One of my good friends is also a soapmaker. She told me recently that she had learned that we could not use certain words to describe our handmade soap. According to the United States Food and Drug Administration (FDA) regulations, we handmade soapmakers are not allowed to use ‘exfoliate’ or ‘moisturize’ or ‘condition’, or any other words of this type when talking about our soaps or lotions.
Because, according to the government, our product would then be considered a ‘cosmetic’. And guess what? If I am selling a cosmetic soap or lotion, then I need to wade through lots red tape and get special labeling and permissions for that cosmetic soap, so that I can be on the the right side of the law when using those particular words and others like them.
Hmmmmm . . . I wonder who would benefit most from all this extra red tape?
Well, no matter, I’ll get my attorney right on this. Oh wait, I don’t have an attorney.
Small business doesn’t get any smaller than mine. I am a one-woman show, working out of my home. I am a mild-mannered secretary by day, and a slightly-obsessive soapmaker with a major sweet tooth by night. I make soap with one hand while I’m fending off bill collectors with the other hand, and mowing the lawn and feeding the cat with the other hand (wait – how many hands is that?).
Up until now, I’ve asked other soapmakers the rules for labeling. But I was getting different answers depending on who I asked. So I finally posted my questions on a soapmaking forum, but I even got conflicting answers there. Then I was referred to a section of this FDA website that deals with these issues. I was also referred to this Cosmetic Labeling Guide. Then I was told there are entire books written to explain these regulations, and I was encouraged to buy some of these books.
I haven’t rushed out to buy these books yet, because so far, when I have heard quotes from these books, it was still not clear to me what the government was saying. Perhaps I am just not the sharpest tool in the shed.
The bottom line is, I just don’t have the time, money, inclination or legal knowledge to wade through the complicated government rules needed to comply with some of these regulations, so I will just have to be uber-careful when writing future soap and lotion descriptions. Because they are the government. And they are the boss of me.
I know some handmade soapmakers who still use these ‘forbidden’ words as they are unaware of the extent of these quite rigid FDA regulations, just like I wasn’t aware of them until now. And I don’t fault these other soapmakers at all, because it is a really complicated set of rules the FDA has put out there for us to tiptoe through like a minefield. I’m sure these soapmakers are not intentionally trying to beat the system or be deceitful. Like me, they are just small soapmaking businesses trying to follow the rules and do the best they can.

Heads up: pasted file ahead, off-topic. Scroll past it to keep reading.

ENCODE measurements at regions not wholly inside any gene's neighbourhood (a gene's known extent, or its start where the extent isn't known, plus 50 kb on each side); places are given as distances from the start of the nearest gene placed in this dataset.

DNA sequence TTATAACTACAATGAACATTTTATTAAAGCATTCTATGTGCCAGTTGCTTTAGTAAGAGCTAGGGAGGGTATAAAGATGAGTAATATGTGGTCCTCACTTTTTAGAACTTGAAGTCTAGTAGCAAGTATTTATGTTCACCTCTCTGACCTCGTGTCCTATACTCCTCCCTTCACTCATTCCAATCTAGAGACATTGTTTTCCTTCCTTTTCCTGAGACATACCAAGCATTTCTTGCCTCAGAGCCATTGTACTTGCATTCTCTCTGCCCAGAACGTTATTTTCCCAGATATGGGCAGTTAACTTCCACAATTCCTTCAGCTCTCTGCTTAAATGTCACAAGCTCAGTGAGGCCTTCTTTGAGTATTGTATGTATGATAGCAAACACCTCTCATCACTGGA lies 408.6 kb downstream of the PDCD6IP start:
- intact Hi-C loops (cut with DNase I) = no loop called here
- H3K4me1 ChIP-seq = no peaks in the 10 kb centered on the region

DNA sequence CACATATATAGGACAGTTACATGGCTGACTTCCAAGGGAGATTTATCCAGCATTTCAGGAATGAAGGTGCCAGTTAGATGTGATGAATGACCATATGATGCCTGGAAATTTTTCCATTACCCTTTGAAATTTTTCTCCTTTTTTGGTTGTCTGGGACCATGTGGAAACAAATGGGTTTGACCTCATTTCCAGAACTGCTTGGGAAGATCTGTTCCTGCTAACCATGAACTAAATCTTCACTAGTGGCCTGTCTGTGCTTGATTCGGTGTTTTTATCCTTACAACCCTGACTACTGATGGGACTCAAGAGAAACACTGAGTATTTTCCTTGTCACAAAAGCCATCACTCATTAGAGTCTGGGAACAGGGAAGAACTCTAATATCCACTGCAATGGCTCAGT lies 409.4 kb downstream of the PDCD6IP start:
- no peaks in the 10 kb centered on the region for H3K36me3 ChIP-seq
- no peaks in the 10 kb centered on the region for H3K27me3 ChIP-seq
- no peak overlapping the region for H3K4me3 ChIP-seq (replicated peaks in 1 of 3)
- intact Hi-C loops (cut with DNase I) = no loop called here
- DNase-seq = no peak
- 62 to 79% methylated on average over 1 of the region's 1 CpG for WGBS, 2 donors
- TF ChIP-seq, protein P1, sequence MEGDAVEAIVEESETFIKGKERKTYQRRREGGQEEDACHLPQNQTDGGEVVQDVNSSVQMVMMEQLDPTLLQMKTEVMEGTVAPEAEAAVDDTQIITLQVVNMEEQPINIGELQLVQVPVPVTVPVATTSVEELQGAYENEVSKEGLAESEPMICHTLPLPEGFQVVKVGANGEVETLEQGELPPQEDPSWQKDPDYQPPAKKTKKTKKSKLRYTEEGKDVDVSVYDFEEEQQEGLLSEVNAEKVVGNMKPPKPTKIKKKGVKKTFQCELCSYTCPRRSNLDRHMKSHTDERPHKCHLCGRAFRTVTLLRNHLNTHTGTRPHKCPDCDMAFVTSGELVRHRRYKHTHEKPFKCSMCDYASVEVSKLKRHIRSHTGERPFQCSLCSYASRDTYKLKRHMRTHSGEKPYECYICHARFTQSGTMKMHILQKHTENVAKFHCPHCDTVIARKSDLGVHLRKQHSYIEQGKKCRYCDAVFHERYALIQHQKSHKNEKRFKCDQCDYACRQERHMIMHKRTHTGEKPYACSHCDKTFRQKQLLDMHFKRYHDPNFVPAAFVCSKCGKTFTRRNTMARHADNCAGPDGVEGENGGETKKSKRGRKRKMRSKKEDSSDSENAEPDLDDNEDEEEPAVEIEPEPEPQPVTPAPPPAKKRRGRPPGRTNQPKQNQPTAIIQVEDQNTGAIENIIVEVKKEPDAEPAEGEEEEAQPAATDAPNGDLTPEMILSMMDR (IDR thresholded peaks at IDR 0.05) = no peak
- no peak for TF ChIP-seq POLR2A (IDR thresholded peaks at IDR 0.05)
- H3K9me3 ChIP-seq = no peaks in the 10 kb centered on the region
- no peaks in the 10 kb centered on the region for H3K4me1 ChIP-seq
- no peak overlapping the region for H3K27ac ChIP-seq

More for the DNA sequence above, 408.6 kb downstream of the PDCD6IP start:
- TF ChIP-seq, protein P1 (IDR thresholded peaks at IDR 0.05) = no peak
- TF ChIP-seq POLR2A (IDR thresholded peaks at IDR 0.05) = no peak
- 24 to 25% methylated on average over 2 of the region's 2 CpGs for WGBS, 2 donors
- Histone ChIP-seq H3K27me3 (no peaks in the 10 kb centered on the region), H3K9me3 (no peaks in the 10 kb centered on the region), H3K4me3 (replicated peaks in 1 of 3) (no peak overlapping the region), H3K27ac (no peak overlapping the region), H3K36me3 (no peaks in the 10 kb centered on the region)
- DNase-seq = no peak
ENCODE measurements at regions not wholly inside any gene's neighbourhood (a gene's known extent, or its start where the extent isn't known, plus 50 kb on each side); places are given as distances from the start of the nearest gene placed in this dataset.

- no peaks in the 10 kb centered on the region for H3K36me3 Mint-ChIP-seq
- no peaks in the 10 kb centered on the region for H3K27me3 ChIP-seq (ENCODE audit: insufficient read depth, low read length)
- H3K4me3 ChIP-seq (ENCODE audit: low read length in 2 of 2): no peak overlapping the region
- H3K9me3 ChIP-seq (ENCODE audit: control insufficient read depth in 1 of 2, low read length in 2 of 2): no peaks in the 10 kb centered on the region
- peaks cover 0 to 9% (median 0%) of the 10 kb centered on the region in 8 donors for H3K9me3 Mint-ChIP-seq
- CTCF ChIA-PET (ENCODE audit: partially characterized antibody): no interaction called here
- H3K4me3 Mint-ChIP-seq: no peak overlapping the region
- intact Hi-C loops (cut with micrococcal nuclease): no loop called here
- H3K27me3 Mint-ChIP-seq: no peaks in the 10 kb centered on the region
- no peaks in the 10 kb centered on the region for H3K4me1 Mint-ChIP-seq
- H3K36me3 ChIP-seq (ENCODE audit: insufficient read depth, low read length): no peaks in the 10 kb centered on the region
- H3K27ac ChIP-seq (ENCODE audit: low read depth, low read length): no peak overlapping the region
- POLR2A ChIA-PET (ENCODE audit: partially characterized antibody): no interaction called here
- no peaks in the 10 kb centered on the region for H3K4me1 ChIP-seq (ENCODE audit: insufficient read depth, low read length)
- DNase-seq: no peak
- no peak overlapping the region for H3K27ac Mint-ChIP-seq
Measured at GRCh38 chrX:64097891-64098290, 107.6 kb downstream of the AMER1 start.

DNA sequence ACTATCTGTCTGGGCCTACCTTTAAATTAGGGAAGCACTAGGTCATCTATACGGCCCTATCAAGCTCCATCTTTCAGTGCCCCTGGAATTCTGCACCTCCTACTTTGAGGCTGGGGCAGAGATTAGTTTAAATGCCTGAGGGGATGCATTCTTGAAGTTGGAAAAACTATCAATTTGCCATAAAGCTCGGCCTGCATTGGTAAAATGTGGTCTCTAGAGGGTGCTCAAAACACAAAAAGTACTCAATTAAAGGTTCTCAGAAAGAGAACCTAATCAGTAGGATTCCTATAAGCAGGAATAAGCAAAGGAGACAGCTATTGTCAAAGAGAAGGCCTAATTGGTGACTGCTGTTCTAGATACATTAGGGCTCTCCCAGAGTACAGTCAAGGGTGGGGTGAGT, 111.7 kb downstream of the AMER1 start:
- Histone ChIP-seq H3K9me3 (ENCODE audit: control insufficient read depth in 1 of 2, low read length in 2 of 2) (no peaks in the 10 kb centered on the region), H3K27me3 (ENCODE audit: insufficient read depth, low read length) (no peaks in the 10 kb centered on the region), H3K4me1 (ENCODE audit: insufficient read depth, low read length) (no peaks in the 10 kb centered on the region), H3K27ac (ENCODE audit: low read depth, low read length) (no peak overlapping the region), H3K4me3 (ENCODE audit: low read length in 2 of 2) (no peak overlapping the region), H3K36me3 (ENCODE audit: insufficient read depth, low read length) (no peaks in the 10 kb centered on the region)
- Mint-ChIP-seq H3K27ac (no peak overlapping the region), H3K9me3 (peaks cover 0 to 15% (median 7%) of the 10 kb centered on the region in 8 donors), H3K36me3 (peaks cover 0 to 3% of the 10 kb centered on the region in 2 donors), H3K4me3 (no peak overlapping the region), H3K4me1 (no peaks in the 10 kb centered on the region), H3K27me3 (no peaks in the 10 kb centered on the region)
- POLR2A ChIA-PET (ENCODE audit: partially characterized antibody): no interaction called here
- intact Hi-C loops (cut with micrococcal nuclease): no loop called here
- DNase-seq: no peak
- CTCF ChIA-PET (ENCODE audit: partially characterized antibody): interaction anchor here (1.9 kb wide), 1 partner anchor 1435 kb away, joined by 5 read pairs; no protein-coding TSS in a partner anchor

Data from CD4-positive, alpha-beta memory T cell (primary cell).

Then there are those soapmakers who are comfortable with the FDA guidelines and know them backwards and forwards. They have no problem understanding and complying. These soapmakers are the smart cookies among us and they know government-speak. I admire these people and hope to be like them one day. But in the meantime, I have to keep juggling 12 things at once, so I’ll just have to add those government regulation thriller books to my Goodreads future reading list ;-)
Please don’t misunderstand me; I realize we need laws and guidelines. I get that – I really do. But, in my opinion, sometimes the government just goes too far and it ends up bordering on the absurd.
Case in point – I was told today, that I am not even allowed to say that my soap ‘cleanses’!
Yes, you read that correctly. When I went to yet another source to find out if this was correct, I was told: Well, you can call your soap a ‘cleansing bar’, as long as you do not claim that it ‘cleanses’.
Well, that clears it right up.
So, after all this hullabaloo, I’ve been thinking that perhaps I should change my company tag line. I should change it to encompass all the things that the United States government WILL allow me to say about my soap. Maybe I could change it to:
The Enchanted Bath – I make soap that does absolutely nothing.
Hey, I could be the Jerry Seinfeld of soaps!
(Sigh) . . . all I wanted to do was to make soap as a hobby and as a side job to help make ends meet. I had no idea of the headaches that go along with owning your own business. But I am a rule-follower, so I will make every effort to start changing my soap descriptions lest the FDA do a special ops raid on my craft room to shoot up all the offending soap bars.
In closing, dear customers, I hope you will continue to buy my soap. I think it is a wonderful soap because it . . . ummm . . . is rectangular-shaped and . . . uhhhhh . . . it fits in a soap dish, and . . . it does not make you any dirtier.
Note: If you love to read fun stuff (not dry FDA regulations), please feel free to friend me on Goodreads! You can find me here.